The overwhelming majority of what are treated as sinus headaches are actually migraine headaches, according to a recent study conducted by The Headache Care Center in Springfield, Mo.
Dr. Larry Newman, Director of The Headache Institute at St. Luke's Roosevelt Hospital in New York City, visited The Early Show to explain why the misdiagnosis occurs and how to avoid it.
The headache may be misidentified because many physicians have been trained to think of a migraine as a one-sided headache. But, Newman says, that restriction isn't true. It's not uncommon for both sides of the head (i.e. forehead or cheek) to have pain with a migraine. But many doctors may automatically assume it's a sinus headache instead.
Patients who don't see a doctor may also be confused, based on what they've learned in the media. Some may misunderstand television, newspapers and commercial messages and incorrectly believe they are suffering from sinus headaches, says Newman.
When the weather changes, many people are victims of migraines. In fact, 70 percent of migraine sufferers get a migraine as the barometric pressure falls before it rains.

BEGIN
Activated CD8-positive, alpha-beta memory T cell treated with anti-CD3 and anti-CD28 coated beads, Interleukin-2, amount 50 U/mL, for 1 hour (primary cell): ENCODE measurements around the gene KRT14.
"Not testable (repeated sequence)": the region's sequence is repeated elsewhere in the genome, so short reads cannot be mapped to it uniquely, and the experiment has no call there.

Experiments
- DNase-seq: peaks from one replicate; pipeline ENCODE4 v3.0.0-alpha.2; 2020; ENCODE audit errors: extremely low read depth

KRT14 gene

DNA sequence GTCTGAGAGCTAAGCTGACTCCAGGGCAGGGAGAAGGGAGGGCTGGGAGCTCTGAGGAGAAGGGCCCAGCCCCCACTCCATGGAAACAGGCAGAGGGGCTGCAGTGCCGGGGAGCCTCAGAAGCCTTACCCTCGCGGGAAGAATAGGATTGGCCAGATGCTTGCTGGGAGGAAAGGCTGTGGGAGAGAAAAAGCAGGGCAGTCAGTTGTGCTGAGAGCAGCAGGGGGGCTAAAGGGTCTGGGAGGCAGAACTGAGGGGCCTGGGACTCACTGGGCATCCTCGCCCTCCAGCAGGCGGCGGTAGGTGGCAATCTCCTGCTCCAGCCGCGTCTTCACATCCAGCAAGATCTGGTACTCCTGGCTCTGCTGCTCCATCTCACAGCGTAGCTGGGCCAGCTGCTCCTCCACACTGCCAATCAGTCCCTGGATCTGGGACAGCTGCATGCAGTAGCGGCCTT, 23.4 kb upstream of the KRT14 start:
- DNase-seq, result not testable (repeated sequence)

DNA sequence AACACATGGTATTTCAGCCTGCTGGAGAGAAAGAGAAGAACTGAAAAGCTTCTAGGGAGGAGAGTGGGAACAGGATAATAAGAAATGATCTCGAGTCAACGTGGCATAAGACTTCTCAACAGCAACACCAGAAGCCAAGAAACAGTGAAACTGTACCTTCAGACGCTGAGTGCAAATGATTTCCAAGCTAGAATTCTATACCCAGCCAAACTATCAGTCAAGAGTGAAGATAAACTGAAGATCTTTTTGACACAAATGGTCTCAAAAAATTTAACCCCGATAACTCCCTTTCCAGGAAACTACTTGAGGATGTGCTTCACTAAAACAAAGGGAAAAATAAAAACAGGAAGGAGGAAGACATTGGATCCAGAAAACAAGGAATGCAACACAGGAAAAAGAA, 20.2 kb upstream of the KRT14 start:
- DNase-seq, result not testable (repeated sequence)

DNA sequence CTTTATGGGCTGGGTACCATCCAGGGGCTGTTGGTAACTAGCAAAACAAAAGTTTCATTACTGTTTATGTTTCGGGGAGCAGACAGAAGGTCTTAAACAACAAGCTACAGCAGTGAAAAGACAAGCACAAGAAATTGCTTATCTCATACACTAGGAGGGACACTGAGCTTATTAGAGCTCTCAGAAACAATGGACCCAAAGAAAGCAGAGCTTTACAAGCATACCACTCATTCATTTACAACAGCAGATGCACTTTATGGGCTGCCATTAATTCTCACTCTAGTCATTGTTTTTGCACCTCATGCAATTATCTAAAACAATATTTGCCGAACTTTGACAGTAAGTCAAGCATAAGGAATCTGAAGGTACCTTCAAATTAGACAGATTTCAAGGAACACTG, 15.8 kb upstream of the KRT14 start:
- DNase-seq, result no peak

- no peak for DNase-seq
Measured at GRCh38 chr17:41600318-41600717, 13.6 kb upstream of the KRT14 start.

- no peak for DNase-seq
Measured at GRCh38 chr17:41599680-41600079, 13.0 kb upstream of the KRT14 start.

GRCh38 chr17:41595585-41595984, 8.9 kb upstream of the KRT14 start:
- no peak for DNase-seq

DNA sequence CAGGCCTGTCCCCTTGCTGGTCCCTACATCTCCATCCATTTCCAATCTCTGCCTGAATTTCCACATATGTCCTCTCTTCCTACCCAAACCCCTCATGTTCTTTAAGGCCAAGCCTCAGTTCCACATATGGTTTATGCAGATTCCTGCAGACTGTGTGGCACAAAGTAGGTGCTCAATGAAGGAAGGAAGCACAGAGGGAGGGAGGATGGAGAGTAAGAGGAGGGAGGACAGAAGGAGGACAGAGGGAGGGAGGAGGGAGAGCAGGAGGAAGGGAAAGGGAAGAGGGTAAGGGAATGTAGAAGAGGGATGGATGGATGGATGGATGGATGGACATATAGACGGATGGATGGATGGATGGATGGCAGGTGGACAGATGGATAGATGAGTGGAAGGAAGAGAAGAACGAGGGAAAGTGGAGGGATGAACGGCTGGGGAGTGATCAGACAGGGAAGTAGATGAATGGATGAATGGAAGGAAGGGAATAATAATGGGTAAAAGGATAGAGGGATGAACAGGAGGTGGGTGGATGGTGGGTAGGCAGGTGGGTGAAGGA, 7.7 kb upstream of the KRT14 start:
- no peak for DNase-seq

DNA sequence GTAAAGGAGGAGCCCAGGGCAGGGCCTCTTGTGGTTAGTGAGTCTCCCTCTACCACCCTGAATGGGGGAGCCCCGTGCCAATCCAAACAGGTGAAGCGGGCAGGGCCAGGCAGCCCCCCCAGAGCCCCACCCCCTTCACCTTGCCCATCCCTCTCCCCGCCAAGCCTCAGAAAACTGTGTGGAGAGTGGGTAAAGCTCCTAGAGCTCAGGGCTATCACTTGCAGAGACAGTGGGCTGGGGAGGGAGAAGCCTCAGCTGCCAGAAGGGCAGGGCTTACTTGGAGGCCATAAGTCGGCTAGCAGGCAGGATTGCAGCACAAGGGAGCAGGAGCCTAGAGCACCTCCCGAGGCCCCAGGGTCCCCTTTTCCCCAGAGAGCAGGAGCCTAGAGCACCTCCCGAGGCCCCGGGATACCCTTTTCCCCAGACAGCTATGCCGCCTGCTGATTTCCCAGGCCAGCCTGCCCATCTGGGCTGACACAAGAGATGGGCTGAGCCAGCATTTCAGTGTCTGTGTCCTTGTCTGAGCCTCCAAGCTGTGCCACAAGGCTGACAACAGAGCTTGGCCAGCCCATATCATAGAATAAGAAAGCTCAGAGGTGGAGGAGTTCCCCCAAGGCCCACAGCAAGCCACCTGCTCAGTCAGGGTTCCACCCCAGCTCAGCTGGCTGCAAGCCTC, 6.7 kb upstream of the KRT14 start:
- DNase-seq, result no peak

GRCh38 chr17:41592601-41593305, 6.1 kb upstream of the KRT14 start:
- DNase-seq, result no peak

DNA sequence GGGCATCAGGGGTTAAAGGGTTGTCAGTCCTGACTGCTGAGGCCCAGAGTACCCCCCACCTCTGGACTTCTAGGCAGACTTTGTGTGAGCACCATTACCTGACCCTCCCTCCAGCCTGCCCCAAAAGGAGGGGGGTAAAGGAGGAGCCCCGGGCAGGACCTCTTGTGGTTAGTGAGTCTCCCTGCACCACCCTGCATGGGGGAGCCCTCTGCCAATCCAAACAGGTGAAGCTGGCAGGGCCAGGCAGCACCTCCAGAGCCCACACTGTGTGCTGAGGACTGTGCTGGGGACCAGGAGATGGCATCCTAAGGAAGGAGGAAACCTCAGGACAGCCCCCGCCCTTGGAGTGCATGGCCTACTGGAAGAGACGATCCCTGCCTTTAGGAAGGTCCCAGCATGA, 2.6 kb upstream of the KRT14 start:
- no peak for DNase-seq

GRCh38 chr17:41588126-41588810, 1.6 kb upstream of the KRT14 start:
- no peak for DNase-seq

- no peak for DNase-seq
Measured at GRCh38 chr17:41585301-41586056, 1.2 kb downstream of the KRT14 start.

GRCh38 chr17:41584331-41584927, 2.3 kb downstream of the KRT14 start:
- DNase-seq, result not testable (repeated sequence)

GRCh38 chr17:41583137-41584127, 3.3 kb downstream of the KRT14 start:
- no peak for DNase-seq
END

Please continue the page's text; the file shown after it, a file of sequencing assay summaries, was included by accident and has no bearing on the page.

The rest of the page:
Newman says it's not uncommon for a migraine to be associated with a stuffed nose or a runny nose. He explains that once a patient gets pain in the face along with a congested or runny nose, they may tell their doctor they have a sinus headache. The doctor will then put them on an antibiotic, and it will go away in a day or so. A real sinus headache, however, takes longer than a day to subside.
Patients sometimes take an over-the-counter medication that will help relieve their headache. When it works, they may think it must have been a sinus headache. In actuality, says Newman, the medication shrinks the swollen vessels in migraine headaches, so it's really a migraine they're treating incorrectly.
A migraine headache has a discharge from the nose that is clear and it isn't accompanied by a fever. A sinus headache can make a person really sick. A fever may develop and green or yellow discharge can be seen during a sinus headache. And it won't go away quickly, like a migraine can.
Here are some symptoms for both types of headaches:
Nasal discharge that is yellow/green
Pressure/pain over infected sinus
Throbbing pain on one or both sides
Clear nasal discharge
Resolves in 4 to 72 hours without treatment
Newman says those suffering from headaches should not describe their symptoms over the phone, and should instead go see a doctor in person. Also, if a recurring headache occurs, it is most likely migraines.
Migraine therapies are divided into acute and preventative. Newman says some of the best drugs to prevent migraines are IMITREX, MAXALT and Zomic.
In order to have proof a true sinus headache, you need an MRI or CAT scan to prove a sinus infection. Antibiotics can be given to help get rid of it in three or four days.